Attitude manipulation of children through play

Games may teach children to act aggressively by rewards for such behaviour, or instil in them a value that competitiveness is a virtue. Games may reduce children to accept violence as a norm, and to use force themselves. Children's play, and in particular manufactured games, teach deception, bluffing and lying, placing considerable value on cunning or trickiness.
In children's play, especially as devised by manufacturers, there is too much of the attitude 'winning is everything'. In play designed and supervised by figures of authority (parents, teachers, recreation workers), fear and respect of the hierarchy is reinforced and the concept is instilled that one 'must follow the rules'. Many ideological movements seek to control children's development and see an opportunity, especially in their recreation, to indoctrinate political ideas.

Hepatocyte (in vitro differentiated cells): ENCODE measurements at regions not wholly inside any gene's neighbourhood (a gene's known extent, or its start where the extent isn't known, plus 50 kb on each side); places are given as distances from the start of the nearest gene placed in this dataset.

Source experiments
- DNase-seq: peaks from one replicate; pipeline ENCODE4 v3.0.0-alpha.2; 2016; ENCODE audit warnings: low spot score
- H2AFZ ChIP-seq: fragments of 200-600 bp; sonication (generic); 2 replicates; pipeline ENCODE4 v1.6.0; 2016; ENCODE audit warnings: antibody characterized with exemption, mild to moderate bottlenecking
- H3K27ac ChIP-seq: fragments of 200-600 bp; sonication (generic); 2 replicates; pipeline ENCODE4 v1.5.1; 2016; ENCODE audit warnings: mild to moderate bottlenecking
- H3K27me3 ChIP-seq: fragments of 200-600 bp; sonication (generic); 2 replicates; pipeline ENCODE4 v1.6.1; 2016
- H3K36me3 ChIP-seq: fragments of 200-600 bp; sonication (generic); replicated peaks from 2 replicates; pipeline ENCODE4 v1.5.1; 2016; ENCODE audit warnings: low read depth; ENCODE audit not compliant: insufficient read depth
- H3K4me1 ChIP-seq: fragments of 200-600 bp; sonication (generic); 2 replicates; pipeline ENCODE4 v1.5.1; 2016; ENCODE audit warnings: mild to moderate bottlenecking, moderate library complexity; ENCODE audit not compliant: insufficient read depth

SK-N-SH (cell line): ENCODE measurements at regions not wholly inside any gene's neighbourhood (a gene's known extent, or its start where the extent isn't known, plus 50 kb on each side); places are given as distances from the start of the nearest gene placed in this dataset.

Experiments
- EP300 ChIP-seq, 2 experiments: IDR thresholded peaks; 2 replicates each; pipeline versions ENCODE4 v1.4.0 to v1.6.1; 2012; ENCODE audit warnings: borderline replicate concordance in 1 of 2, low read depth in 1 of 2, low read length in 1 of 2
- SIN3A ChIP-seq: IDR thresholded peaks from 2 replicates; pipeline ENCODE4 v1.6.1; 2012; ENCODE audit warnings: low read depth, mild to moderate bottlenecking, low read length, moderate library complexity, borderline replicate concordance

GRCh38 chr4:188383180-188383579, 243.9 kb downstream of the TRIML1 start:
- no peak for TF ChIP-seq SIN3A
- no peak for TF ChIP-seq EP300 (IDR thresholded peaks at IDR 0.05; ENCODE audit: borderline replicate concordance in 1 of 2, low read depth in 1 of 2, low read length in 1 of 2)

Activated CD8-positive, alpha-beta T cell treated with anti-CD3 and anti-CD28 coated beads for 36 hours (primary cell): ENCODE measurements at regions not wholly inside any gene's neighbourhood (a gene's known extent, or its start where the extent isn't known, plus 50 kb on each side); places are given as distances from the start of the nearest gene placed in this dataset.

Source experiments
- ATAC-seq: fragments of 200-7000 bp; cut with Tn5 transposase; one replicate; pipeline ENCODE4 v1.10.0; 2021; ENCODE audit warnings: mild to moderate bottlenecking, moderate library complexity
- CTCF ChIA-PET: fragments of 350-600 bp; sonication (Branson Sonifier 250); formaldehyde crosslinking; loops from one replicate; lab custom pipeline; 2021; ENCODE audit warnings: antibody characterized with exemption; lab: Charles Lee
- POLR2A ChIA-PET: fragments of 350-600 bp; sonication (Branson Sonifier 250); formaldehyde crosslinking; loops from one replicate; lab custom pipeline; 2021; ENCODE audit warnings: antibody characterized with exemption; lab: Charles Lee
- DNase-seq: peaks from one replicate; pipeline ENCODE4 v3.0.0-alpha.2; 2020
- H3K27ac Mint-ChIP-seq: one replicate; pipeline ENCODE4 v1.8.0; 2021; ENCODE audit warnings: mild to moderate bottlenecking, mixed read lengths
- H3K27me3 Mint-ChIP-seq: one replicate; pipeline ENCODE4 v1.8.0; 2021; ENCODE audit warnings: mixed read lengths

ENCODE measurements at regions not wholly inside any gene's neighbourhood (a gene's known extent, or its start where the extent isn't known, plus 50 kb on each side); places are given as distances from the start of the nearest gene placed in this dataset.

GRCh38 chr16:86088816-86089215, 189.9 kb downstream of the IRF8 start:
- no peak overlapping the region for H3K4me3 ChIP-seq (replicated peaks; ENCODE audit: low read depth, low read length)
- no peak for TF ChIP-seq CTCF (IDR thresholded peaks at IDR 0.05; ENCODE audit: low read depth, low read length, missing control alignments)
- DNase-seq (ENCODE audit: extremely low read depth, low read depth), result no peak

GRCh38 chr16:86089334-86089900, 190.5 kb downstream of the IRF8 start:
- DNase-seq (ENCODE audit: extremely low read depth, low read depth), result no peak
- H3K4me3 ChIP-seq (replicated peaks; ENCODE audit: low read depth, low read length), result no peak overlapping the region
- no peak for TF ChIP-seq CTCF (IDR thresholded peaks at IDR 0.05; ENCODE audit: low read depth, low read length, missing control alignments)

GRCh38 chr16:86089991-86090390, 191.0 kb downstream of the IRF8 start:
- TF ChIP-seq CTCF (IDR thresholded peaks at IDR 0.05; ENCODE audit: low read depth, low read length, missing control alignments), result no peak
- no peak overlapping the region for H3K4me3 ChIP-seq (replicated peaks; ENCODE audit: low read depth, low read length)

(F) Fuzzy exceptional problems